- Doug Padilla, Chicago White Sox beat reporter
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MESA, Ariz. -- Jeff Samardzija is so locked into being a starting pitcher that just the mention of the bullpen drew a terse response Monday.
When it was noted that if the rotation doesn't pan out there is always a relief role available, Samardzija stopped the comment in its tracks.
"The worst question I've ever heard," Samardzija said.
Never mind that a question had yet to be asked. What didn't have to be asked was how seriously the right-hander is taking his latest opportunity at becoming a starter in the Cubs rotation as he heads into his sixth spring training with the club.
He's been so serious about it that he has essentially been in his own version of spring training since November.
"I've been here for about four months now working out for just that with the understanding from last year that that's where I want to be and that's what I want to do," he said. "It's all that has been on my mind since the end of the season last year and I haven't worked for anything but that.
"I don't have too many hobbies right now, I don't have too many things on the side, it's mostly just baseball and that's all I'm worried about."
It's probably best Samardzija keeps his head down and continues to plug away. The list of guys vying for the final two rotation spots is a long one with Randy Wells, Travis Wood, Chris Volstad and even Andy Sonnanstine and Casey Coleman.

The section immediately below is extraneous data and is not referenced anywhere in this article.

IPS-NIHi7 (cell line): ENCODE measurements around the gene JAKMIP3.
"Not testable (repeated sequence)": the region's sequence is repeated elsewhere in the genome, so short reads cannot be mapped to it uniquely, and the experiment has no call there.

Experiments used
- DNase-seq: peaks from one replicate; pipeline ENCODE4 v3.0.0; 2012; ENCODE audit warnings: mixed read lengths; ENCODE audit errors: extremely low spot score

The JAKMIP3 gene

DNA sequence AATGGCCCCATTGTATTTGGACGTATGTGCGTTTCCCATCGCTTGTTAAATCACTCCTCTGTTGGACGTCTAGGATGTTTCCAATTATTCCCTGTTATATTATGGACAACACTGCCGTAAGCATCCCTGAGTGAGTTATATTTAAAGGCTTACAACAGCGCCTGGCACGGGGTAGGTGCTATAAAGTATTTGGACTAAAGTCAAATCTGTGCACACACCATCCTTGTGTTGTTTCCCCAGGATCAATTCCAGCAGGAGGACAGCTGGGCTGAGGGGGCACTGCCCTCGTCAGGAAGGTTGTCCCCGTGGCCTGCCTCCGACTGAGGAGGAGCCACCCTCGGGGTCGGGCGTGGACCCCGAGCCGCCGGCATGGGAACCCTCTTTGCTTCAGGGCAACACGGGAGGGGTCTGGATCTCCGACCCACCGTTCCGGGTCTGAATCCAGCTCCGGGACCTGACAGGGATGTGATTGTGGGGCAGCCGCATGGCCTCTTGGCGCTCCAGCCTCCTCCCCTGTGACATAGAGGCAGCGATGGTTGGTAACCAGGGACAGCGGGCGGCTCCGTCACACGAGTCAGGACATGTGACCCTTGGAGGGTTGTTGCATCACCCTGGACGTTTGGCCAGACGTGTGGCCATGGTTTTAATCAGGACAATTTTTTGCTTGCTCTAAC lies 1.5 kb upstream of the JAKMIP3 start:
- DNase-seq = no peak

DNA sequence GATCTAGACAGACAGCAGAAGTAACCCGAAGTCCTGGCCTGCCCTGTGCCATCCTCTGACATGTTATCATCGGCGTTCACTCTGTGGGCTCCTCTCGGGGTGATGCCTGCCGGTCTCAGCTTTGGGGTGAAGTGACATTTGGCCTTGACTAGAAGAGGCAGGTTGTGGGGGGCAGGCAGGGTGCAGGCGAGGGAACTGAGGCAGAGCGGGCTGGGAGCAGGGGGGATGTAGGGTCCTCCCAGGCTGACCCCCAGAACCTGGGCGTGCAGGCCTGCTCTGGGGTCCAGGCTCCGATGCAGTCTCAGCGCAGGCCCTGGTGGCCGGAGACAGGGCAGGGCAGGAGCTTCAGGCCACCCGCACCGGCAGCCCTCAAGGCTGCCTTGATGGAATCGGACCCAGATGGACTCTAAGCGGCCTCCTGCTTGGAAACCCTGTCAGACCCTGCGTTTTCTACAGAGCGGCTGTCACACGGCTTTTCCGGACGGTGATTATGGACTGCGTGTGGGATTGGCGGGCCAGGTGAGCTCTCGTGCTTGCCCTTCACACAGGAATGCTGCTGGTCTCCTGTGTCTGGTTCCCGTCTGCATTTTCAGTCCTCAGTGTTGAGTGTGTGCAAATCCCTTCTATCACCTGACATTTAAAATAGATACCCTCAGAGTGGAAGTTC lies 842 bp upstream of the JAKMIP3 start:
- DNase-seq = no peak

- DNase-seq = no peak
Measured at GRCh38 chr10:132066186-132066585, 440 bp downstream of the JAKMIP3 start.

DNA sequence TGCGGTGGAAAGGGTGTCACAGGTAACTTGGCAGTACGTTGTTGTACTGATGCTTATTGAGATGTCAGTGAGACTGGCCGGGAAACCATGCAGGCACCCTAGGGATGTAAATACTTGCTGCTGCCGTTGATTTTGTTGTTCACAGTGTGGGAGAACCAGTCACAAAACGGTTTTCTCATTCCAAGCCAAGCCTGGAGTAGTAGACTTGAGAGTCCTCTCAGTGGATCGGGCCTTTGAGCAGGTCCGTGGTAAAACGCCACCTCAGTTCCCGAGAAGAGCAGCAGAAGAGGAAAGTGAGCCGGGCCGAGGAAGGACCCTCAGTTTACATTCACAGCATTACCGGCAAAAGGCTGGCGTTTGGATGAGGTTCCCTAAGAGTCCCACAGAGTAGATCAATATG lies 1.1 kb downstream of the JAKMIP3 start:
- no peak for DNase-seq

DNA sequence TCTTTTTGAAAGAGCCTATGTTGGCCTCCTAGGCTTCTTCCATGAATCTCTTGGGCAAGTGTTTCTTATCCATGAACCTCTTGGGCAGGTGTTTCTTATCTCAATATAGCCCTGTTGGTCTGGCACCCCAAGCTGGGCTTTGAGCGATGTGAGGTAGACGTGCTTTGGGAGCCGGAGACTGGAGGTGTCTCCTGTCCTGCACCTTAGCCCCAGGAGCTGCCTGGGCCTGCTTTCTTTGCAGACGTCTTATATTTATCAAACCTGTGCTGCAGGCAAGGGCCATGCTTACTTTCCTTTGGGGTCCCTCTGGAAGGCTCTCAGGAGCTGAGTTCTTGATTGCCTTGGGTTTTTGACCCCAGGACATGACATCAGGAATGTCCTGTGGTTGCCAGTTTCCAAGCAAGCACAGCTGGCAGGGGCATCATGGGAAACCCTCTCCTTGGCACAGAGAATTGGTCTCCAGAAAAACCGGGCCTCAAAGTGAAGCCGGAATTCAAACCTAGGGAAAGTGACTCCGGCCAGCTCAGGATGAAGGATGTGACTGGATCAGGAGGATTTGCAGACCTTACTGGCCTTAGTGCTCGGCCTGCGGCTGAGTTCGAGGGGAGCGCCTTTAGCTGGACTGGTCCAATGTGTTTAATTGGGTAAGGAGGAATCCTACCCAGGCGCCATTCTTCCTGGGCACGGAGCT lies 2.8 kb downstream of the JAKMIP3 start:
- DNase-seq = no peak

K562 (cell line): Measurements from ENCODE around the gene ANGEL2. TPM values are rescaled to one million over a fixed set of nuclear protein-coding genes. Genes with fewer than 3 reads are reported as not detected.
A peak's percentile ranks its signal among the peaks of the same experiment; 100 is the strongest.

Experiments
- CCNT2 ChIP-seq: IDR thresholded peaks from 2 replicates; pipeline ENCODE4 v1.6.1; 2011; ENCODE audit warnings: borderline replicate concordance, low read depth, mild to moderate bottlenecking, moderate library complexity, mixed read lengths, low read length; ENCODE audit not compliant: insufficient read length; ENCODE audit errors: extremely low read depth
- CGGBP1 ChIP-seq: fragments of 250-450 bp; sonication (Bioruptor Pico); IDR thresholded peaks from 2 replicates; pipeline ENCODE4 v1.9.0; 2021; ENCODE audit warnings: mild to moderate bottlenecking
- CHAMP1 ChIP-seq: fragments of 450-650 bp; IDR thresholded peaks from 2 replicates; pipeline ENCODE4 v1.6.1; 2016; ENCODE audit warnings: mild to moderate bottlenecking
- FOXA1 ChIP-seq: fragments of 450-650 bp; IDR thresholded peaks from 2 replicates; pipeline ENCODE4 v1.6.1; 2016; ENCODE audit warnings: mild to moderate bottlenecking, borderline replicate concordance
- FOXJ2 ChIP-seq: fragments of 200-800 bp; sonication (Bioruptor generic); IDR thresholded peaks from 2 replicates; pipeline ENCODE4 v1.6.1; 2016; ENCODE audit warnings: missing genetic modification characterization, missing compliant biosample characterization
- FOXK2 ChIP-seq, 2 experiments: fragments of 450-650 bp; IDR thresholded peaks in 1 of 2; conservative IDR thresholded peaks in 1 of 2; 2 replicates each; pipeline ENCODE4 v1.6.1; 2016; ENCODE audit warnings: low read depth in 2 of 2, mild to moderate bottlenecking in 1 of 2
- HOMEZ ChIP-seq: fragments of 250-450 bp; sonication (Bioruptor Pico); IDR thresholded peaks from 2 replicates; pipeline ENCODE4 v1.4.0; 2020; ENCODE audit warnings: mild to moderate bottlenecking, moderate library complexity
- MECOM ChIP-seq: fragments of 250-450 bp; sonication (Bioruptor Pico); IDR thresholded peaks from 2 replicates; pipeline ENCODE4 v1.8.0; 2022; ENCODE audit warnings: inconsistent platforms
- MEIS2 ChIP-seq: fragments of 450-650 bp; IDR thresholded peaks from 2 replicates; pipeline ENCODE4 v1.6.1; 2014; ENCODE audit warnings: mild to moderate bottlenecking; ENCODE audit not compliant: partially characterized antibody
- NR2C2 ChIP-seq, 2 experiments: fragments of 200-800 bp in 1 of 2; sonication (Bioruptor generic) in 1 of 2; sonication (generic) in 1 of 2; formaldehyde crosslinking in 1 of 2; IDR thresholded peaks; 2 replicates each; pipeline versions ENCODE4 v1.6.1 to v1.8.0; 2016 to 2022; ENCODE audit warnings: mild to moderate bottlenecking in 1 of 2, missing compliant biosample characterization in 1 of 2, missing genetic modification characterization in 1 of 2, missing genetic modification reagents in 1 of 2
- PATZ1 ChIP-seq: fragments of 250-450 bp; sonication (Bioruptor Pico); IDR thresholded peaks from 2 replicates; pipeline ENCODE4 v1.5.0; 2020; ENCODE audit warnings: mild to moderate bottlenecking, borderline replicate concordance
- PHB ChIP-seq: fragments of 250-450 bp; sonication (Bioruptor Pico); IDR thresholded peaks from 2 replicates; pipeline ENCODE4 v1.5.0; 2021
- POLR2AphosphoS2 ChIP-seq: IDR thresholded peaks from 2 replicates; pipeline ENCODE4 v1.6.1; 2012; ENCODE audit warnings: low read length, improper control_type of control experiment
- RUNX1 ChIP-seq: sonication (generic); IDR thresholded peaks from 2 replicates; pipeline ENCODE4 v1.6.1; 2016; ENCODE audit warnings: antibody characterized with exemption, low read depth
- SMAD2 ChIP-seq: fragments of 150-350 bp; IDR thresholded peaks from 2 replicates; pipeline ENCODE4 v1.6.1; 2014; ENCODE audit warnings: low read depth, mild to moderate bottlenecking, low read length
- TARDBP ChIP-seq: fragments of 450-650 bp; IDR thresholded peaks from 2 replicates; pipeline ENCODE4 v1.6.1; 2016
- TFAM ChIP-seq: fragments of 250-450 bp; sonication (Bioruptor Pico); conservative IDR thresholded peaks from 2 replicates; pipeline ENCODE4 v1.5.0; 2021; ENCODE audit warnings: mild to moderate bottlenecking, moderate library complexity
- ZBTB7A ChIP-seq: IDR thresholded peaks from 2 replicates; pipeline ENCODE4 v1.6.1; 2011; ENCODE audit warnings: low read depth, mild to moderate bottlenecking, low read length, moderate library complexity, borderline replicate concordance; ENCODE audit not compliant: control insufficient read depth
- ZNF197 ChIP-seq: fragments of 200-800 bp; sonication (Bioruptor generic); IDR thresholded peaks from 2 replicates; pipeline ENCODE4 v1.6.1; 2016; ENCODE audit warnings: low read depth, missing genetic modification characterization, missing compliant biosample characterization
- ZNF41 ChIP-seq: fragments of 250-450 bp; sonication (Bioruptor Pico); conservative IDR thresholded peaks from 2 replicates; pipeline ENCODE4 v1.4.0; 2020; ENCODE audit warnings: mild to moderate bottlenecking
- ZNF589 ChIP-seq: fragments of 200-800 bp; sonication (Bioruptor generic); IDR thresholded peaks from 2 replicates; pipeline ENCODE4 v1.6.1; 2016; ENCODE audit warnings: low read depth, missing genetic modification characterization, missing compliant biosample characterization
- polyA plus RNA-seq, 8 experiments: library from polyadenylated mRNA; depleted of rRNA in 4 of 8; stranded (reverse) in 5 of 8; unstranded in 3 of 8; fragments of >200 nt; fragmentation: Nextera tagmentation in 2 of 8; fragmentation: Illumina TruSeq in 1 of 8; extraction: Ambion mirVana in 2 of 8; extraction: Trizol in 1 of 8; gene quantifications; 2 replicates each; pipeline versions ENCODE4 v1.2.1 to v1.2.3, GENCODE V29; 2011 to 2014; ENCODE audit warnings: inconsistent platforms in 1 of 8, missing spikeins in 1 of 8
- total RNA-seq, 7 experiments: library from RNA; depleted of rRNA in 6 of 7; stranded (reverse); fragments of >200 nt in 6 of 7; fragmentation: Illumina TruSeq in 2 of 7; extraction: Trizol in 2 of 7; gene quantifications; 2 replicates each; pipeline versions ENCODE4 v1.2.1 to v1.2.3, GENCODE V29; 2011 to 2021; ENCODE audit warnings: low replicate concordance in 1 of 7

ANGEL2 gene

The Notre Dame product is not short on confidence having gone 3-0 with a 2.23 ERA out of the bullpen after the All-Star break. That success, as much as anything, has given Samardzija the confidence he can take on an even bigger role.
It also doesn't hurt the right-hander that in at least two previous springs he had experience trying out to be a starter.
"When I did it in '08 and '09 competing for a [rotation] spot, I didn't really put too much into it," he said. "I just figured you go out, have a couple of starts and they put you in the rotation and that's how it went.
"I'm a little more aware of it now and the seriousness of camp, especially for the rotation and I'm taking it seriously. I wanted to come into camp in midseason form and I think I have done that. I just want to carry that into [batting practice] sessions and then when the game starts."
Arriving to spring training four months early certainly shows how seriously Samardzija is taking this chance. And even if he doesn't want to think about it, his second half from last year showed that he could be a candidate for a setup role if he doesn't break into the rotation.
The 27-year-old also said he has no hard feelings over being non-tendered this winter and forced to agree to a deal for less money.
"Yeah it wouldn't be very bright for them to pay me the money they didn't have to pay me," he said. "They just did the smart business move. Listen, it doesn't bother me none. I'm 27 and doing OK. That's for agents and the front office to deal with. As long as they have me here in a Cubs uniform then I will be happy. This is my home, I'm happy here and happy I had the season last year to make them want to bring me back this year."